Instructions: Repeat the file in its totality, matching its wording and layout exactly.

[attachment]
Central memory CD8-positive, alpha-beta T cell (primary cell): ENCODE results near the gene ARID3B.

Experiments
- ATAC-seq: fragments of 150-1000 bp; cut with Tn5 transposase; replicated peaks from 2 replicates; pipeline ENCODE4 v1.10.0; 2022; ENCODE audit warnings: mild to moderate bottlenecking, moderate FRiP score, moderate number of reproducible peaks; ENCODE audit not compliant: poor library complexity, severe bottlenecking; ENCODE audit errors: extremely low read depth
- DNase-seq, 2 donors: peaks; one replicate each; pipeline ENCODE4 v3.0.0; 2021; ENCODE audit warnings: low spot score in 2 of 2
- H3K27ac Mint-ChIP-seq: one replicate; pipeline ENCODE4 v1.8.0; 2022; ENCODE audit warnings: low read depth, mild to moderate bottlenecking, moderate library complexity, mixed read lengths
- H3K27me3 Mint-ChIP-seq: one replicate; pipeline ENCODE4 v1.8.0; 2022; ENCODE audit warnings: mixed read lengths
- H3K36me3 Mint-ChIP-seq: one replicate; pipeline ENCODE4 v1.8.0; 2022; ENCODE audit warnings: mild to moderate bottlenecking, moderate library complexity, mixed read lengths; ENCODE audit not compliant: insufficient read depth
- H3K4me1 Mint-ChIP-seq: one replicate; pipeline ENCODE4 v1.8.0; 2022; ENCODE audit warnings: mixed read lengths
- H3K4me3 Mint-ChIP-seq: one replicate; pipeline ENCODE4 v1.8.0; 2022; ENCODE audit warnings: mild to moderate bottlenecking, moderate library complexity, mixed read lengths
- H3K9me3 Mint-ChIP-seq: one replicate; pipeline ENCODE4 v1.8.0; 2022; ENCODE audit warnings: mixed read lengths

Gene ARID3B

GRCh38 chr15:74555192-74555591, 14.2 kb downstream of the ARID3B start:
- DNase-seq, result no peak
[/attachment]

Central memory CD8-positive, alpha-beta T cell (primary cell): ENCODE results near the gene ARID3B.

Experiments
- ATAC-seq: fragments of 150-1000 bp; cut with Tn5 transposase; replicated peaks from 2 replicates; pipeline ENCODE4 v1.10.0; 2022; ENCODE audit warnings: mild to moderate bottlenecking, moderate FRiP score, moderate number of reproducible peaks; ENCODE audit not compliant: poor library complexity, severe bottlenecking; ENCODE audit errors: extremely low read depth
- DNase-seq, 2 donors: peaks; one replicate each; pipeline ENCODE4 v3.0.0; 2021; ENCODE audit warnings: low spot score in 2 of 2
- H3K27ac Mint-ChIP-seq: one replicate; pipeline ENCODE4 v1.8.0; 2022; ENCODE audit warnings: low read depth, mild to moderate bottlenecking, moderate library complexity, mixed read lengths
- H3K27me3 Mint-ChIP-seq: one replicate; pipeline ENCODE4 v1.8.0; 2022; ENCODE audit warnings: mixed read lengths
- H3K36me3 Mint-ChIP-seq: one replicate; pipeline ENCODE4 v1.8.0; 2022; ENCODE audit warnings: mild to moderate bottlenecking, moderate library complexity, mixed read lengths; ENCODE audit not compliant: insufficient read depth
- H3K4me1 Mint-ChIP-seq: one replicate; pipeline ENCODE4 v1.8.0; 2022; ENCODE audit warnings: mixed read lengths
- H3K4me3 Mint-ChIP-seq: one replicate; pipeline ENCODE4 v1.8.0; 2022; ENCODE audit warnings: mild to moderate bottlenecking, moderate library complexity, mixed read lengths
- H3K9me3 Mint-ChIP-seq: one replicate; pipeline ENCODE4 v1.8.0; 2022; ENCODE audit warnings: mixed read lengths

Gene ARID3B

GRCh38 chr15:74555192-74555591, 14.2 kb downstream of the ARID3B start:
- DNase-seq, result no peak